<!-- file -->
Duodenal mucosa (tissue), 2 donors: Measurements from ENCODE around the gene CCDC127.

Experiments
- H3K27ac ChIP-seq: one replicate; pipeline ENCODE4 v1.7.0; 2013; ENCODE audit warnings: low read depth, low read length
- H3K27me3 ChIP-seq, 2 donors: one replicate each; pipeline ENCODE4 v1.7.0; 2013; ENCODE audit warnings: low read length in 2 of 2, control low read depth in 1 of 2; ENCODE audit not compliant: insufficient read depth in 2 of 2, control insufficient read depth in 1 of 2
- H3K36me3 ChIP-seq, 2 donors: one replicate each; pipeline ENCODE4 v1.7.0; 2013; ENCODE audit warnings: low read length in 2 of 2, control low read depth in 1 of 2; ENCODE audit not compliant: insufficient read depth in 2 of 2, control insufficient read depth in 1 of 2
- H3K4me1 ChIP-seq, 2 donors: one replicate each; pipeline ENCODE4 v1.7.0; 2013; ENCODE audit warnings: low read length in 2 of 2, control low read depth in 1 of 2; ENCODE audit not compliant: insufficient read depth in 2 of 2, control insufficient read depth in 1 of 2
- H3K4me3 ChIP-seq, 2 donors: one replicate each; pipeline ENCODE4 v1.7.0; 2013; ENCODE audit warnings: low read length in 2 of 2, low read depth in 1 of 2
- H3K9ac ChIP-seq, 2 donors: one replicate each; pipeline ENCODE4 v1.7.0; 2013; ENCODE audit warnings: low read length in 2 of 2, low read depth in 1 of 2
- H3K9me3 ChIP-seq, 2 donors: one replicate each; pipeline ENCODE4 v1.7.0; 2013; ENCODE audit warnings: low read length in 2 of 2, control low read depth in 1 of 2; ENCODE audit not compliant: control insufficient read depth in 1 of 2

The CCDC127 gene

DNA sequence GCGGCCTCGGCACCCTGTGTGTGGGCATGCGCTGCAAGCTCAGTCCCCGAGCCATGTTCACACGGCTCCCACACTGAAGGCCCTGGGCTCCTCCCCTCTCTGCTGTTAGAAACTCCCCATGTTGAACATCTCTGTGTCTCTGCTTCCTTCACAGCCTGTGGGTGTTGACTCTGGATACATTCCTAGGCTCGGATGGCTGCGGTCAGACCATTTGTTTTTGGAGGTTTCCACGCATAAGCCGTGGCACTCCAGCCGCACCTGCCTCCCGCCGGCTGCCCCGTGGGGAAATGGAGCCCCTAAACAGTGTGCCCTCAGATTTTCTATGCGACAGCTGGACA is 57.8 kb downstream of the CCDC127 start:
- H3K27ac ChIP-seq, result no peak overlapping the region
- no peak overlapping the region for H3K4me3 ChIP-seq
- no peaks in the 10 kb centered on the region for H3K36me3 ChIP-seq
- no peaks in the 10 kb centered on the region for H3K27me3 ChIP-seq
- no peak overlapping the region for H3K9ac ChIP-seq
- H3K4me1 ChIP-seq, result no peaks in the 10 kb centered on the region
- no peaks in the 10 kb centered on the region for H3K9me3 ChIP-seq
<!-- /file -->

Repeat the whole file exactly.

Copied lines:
Duodenal mucosa (tissue), 2 donors: Measurements from ENCODE around the gene CCDC127.

Experiments
- H3K27ac ChIP-seq: one replicate; pipeline ENCODE4 v1.7.0; 2013; ENCODE audit warnings: low read depth, low read length
- H3K27me3 ChIP-seq, 2 donors: one replicate each; pipeline ENCODE4 v1.7.0; 2013; ENCODE audit warnings: low read length in 2 of 2, control low read depth in 1 of 2; ENCODE audit not compliant: insufficient read depth in 2 of 2, control insufficient read depth in 1 of 2
- H3K36me3 ChIP-seq, 2 donors: one replicate each; pipeline ENCODE4 v1.7.0; 2013; ENCODE audit warnings: low read length in 2 of 2, control low read depth in 1 of 2; ENCODE audit not compliant: insufficient read depth in 2 of 2, control insufficient read depth in 1 of 2
- H3K4me1 ChIP-seq, 2 donors: one replicate each; pipeline ENCODE4 v1.7.0; 2013; ENCODE audit warnings: low read length in 2 of 2, control low read depth in 1 of 2; ENCODE audit not compliant: insufficient read depth in 2 of 2, control insufficient read depth in 1 of 2
- H3K4me3 ChIP-seq, 2 donors: one replicate each; pipeline ENCODE4 v1.7.0; 2013; ENCODE audit warnings: low read length in 2 of 2, low read depth in 1 of 2
- H3K9ac ChIP-seq, 2 donors: one replicate each; pipeline ENCODE4 v1.7.0; 2013; ENCODE audit warnings: low read length in 2 of 2, low read depth in 1 of 2
- H3K9me3 ChIP-seq, 2 donors: one replicate each; pipeline ENCODE4 v1.7.0; 2013; ENCODE audit warnings: low read length in 2 of 2, control low read depth in 1 of 2; ENCODE audit not compliant: control insufficient read depth in 1 of 2

The CCDC127 gene

DNA sequence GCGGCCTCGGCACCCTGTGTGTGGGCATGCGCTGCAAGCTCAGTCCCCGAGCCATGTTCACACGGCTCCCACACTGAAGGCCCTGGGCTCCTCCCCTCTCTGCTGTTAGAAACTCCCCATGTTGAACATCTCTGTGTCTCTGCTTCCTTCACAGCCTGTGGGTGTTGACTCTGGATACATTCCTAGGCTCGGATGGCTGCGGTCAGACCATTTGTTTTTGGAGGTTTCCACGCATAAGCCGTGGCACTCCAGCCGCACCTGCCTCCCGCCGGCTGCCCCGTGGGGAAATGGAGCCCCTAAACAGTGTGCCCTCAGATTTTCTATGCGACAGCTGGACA is 57.8 kb downstream of the CCDC127 start:
- H3K27ac ChIP-seq, result no peak overlapping the region
- no peak overlapping the region for H3K4me3 ChIP-seq
- no peaks in the 10 kb centered on the region for H3K36me3 ChIP-seq
- no peaks in the 10 kb centered on the region for H3K27me3 ChIP-seq
- no peak overlapping the region for H3K9ac ChIP-seq
- H3K4me1 ChIP-seq, result no peaks in the 10 kb centered on the region
- no peaks in the 10 kb centered on the region for H3K9me3 ChIP-seq